He wants to legalize pot for people 21 and over, tax it and use the tax money to help raise billions of dollars.
State Assemblyman Tom Ammiano says, “I think here in California we understand $14 billion is something that can’t be blown off. The state deserves to have a piece of it.”
That’s why San Francisco Assemblyman Tom Ammiano is introducing legislation that would tax and regulate marijuana. He’s not talking about medical marijuana; he’s talking about pot used socially just like beer and wine.
Betty Yee of the State Board of Economics says, “The revenue impact of this proposal will generate over $1.3 billion.”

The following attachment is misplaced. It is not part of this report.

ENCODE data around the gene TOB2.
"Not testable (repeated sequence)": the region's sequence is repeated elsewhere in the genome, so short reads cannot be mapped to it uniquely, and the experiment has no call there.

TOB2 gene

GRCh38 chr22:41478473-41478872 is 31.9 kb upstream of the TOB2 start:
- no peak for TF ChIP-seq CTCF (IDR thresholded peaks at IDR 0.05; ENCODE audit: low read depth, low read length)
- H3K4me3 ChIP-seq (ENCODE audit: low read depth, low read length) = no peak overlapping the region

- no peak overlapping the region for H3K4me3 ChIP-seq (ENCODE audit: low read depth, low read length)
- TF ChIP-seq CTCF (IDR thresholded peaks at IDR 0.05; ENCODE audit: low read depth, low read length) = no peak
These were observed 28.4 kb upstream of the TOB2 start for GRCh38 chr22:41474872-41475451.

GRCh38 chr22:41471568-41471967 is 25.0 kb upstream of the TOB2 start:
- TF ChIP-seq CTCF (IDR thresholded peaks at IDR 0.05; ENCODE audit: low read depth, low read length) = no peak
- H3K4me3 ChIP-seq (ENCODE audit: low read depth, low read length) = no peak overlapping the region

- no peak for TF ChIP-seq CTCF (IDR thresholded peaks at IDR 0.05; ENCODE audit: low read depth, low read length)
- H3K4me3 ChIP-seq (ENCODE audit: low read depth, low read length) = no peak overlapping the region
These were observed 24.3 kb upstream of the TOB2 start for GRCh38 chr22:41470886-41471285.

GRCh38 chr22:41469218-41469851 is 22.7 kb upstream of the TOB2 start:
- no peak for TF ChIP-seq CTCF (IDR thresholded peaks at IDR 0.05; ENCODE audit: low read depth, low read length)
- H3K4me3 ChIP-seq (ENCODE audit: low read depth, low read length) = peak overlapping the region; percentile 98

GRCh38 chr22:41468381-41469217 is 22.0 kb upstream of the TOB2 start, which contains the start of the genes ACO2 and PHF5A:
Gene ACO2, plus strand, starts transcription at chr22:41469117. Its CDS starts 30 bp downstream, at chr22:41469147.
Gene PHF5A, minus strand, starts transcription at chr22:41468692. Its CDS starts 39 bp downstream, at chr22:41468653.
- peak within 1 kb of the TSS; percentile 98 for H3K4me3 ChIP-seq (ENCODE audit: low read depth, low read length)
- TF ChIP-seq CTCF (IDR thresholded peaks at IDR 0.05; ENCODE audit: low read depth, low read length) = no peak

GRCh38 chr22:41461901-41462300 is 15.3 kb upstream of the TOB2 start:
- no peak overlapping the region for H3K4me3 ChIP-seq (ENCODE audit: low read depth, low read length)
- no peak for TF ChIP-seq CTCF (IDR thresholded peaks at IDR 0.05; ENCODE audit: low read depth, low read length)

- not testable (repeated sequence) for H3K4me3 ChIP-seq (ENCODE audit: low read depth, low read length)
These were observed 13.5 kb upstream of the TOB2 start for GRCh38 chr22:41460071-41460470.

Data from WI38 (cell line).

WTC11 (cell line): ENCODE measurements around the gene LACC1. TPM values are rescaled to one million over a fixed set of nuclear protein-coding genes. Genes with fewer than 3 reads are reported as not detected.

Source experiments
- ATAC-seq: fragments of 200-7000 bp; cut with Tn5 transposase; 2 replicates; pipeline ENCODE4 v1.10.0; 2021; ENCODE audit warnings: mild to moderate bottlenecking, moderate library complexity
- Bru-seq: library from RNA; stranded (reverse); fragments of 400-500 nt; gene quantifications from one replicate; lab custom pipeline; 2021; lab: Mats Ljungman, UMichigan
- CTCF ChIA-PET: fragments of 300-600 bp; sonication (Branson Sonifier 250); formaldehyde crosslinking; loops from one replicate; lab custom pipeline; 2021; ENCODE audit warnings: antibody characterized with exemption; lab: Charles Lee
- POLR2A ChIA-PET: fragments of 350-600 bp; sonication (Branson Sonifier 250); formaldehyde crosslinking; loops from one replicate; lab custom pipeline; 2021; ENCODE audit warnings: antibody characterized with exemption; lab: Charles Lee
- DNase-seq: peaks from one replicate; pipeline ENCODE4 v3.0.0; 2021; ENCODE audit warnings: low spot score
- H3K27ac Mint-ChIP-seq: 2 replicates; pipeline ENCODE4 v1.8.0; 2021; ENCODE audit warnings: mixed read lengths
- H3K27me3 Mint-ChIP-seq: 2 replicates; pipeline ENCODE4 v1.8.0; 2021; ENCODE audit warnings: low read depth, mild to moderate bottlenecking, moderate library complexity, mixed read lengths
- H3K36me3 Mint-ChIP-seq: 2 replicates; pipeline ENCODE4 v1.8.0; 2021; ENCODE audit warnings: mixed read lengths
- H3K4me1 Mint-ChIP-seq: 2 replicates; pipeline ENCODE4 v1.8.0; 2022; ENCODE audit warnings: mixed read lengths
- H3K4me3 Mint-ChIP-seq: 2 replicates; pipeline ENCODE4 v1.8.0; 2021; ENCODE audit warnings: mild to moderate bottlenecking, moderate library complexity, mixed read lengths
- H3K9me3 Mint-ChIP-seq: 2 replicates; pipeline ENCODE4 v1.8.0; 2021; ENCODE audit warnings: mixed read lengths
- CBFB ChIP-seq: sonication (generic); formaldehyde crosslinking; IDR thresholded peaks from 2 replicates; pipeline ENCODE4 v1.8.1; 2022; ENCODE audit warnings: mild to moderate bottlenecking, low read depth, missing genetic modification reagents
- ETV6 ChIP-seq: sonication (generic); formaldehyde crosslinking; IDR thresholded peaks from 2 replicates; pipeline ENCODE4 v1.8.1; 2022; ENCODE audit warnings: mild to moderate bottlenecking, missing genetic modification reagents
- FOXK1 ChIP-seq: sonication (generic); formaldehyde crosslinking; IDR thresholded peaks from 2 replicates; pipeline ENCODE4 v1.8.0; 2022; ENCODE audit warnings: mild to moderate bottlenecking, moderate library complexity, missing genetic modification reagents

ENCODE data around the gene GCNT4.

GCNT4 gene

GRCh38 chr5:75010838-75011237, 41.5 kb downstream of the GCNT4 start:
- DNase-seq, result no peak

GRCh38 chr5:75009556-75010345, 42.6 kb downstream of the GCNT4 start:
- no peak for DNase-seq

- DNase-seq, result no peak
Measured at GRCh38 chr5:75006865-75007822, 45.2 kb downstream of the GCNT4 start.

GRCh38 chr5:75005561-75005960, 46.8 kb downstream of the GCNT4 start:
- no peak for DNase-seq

$990 million would come from a $50 per ounce levy, $350 million from sales tax revenue.
Marijuana is California’s top cash crop, according to federal government statistics valued at $14 billion in 2006.
And it’s a political hot potato.
Medical marijuana has been legal in California since 1996.
Lawmakers tried drug reform legislation in 2004 but that push never got off the ground.
Hastings law professor Evan Lee, on what it would take to get such a controversial proposition passed this time, says, “It would take President Obama and Eric Holder to decide this is what we’re going to do.”
That’s because the federal government can override state laws.
Evan Lee says “as long as federal prosecutors have made a decision they’re going after people enforce the controlled substance act, there’s nothing the state can do.”